The Professional Standards Authority (PSA) filed an appeal against the decision of the Medical Practitioners Tribunal of the General Medical Council (‘the Tribunal’) granting voluntary erasure to Dr Michael Watt.

Dr Michael Watt

Dr Michael Watt, Consultant Neurologist, was at the centre of the large patient recall by the Belfast Health and Social Care Trust accused of carrying out hundreds of unnecessary procedures. Over a seven-year period between 2009 and 2017, Dr Watt performed 261 blood patches, of which more than 160 were carried out in 2015 and 2016.

A blood patch expert, Dr Simon Bricker, told BBC Spotlight that an anaesthetist should perform blood patches and that these figures were “extraordinarily high”. Dr Bricker said that “somebody doing epidural blood patches in very large numbers should raise red flags straightaway.”

According to details of a report also obtained by BBC Spotlight, recall appointments and fresh assessments have revealed that one in five patients of Dr Michael Watt were misdiagnosed.

The PSA referred the matter to the High Court of Justice in Northern Ireland due to its concern that the decision was not sufficient to protect the public. The Authority is concerned that the decision of the Tribunal erred in failing to give sufficient weight to the public interest in this case being considered at a fitness to practise hearing and that there were procedural errors in the panel’s approach.

The hearing held on 10 and 13 June 2022 was a preliminary hearing to determine whether the decision to allow Dr Watt’s voluntary erasure falls within the Authority’s section 29 jurisdiction. This was not the section 29 appeal itself.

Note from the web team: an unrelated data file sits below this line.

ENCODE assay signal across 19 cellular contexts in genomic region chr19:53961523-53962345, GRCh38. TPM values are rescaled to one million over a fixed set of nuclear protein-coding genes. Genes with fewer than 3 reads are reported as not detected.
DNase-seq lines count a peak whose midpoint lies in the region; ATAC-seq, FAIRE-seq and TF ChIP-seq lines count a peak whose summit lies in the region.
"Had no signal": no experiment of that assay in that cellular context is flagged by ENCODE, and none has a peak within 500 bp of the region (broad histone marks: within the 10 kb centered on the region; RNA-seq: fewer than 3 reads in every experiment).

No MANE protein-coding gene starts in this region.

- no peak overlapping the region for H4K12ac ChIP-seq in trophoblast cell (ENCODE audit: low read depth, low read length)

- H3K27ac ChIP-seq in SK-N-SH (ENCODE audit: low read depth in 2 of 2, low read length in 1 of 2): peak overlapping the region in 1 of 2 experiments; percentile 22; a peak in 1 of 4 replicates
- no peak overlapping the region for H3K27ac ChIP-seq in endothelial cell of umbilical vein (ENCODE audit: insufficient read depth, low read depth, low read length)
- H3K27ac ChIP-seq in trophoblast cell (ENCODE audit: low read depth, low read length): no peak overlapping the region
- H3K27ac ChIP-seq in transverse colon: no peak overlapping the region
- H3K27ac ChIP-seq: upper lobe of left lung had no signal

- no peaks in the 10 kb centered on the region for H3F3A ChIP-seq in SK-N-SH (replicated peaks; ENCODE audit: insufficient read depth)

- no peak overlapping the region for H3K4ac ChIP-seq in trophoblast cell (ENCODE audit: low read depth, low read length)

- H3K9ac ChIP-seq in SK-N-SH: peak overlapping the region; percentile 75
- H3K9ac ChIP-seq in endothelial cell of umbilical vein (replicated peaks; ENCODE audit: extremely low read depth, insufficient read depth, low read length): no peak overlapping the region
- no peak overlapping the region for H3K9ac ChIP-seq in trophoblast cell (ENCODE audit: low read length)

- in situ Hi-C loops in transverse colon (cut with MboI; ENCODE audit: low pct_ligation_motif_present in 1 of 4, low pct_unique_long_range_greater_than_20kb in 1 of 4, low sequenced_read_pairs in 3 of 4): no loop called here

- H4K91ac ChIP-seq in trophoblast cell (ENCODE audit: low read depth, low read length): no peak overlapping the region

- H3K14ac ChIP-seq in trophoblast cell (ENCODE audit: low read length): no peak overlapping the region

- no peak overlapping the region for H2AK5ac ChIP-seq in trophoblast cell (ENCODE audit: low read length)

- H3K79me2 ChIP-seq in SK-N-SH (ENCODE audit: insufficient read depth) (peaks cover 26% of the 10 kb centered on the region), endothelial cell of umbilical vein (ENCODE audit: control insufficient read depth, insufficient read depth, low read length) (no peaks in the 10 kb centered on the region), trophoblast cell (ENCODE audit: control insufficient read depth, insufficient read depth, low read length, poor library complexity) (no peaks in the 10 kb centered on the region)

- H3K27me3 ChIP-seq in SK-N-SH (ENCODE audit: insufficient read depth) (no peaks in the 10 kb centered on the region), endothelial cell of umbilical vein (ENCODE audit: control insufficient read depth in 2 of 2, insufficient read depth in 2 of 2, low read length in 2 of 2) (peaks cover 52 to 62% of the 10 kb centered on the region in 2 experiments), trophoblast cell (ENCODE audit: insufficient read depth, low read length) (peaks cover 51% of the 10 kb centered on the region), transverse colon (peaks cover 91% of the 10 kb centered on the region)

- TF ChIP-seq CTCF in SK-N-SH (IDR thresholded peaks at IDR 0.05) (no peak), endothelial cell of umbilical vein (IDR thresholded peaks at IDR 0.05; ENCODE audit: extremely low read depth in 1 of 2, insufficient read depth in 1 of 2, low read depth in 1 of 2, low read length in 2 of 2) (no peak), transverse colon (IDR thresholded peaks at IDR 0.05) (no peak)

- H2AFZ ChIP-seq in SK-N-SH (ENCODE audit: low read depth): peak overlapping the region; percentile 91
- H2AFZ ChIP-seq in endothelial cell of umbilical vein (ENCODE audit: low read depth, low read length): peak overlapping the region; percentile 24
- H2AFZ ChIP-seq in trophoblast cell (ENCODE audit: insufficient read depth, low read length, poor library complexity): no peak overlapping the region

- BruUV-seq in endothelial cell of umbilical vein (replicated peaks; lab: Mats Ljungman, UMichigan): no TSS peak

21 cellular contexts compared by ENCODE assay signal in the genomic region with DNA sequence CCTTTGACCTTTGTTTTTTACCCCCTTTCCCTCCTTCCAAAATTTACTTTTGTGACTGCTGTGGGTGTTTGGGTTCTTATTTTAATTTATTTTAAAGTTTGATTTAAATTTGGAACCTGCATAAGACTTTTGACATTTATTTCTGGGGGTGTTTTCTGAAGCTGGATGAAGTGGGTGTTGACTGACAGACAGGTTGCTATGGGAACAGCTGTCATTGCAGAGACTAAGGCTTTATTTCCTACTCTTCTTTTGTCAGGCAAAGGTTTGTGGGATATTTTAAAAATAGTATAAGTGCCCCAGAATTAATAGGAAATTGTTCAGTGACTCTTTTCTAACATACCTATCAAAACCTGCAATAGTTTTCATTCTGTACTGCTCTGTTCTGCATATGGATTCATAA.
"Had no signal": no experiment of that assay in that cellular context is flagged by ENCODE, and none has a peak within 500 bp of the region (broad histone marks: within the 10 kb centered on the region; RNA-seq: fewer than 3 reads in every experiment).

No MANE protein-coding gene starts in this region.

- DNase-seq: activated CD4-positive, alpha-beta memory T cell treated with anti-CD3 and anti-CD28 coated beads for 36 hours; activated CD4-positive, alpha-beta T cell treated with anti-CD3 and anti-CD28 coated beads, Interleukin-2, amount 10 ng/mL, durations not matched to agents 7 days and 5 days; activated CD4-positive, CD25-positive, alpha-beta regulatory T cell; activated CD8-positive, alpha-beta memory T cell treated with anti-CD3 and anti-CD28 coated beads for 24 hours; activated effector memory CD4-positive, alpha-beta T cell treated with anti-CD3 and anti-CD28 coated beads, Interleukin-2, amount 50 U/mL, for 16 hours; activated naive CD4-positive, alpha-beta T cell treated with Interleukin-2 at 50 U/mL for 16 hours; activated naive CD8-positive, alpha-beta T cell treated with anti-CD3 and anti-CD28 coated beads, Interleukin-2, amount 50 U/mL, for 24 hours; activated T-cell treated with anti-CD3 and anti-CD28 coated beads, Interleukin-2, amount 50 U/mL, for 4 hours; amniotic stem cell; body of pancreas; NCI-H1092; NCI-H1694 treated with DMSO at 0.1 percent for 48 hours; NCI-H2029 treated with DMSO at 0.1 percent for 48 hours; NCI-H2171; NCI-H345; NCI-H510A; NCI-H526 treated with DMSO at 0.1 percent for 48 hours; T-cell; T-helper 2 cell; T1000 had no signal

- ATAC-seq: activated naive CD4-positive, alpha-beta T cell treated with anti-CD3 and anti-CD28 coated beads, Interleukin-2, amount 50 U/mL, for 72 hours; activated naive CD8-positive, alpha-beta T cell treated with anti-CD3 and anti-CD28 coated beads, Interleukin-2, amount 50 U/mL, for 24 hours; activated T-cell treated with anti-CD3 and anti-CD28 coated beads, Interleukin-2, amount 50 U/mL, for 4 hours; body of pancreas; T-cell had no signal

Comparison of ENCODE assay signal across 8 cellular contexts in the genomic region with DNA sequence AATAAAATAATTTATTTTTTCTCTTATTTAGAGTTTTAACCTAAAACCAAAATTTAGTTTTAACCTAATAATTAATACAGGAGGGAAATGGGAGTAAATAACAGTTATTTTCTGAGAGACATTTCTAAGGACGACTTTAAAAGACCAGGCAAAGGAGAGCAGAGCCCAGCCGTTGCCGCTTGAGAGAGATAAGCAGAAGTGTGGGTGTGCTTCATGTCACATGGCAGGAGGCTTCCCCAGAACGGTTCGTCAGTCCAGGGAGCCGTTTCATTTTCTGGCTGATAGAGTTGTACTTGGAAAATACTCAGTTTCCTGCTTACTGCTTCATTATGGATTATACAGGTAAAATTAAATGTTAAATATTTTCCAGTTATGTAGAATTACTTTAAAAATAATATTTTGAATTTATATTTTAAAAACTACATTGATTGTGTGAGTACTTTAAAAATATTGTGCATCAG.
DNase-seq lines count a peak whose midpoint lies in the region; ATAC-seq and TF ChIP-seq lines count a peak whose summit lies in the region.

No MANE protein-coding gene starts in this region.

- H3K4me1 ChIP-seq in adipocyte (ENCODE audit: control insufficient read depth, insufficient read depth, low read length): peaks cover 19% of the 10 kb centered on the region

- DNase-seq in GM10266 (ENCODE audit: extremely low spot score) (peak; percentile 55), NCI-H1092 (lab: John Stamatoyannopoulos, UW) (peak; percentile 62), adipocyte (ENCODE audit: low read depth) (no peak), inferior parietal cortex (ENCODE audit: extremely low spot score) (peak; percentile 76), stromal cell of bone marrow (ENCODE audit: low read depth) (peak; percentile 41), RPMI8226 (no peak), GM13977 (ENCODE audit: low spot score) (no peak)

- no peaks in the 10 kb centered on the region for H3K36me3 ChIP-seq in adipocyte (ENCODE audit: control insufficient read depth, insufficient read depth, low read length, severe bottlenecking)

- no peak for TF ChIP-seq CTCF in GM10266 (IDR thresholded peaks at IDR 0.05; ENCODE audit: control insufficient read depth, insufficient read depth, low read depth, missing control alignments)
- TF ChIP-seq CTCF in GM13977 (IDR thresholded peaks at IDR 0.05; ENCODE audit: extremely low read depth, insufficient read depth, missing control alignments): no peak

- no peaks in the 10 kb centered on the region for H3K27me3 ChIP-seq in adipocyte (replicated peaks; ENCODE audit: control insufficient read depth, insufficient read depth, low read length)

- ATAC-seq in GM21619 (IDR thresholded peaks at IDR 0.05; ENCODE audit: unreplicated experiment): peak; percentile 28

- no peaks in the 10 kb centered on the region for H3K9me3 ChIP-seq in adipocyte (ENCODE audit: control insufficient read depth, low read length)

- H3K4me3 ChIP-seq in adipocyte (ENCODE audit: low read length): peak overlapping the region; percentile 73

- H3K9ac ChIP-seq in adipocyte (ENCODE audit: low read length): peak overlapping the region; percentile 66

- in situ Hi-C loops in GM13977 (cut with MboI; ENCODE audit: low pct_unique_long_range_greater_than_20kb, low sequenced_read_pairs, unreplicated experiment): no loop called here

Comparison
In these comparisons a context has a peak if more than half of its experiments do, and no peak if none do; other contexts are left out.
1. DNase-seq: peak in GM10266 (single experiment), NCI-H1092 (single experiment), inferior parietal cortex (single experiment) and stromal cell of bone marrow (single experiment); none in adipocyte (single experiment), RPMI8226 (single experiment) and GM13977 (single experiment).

The High Court of Justice in Northern Ireland considered submissions from all the parties involved, including two patients who had lodged judicial review proceedings against the MPTS’ decision.

The Court reached the view that the MPTS, in allowing the application for voluntary erasure, was making an administrative decision under s31A of the Medical Act 1983 and not a decision under s35D of the Medical Act 1983. The Court considered the scope of the Authority’s jurisdiction and concluded that it did not include s31A decisions. The result being that the appeal, lodged by the Authority, has no legal effect.

The Court commented that this may well be a gap in the legislation, and the PSA said “we will consider this in the context of the ongoing regulatory reform programme.”

It continued:

“We are disappointed that the Court was not persuaded by our arguments. However, we believe that this was an important test case to bring. We remain concerned that the lack of any investigation into the allegations against Dr Watt continue to have a negative effect on public confidence and maintaining standards in the profession.”

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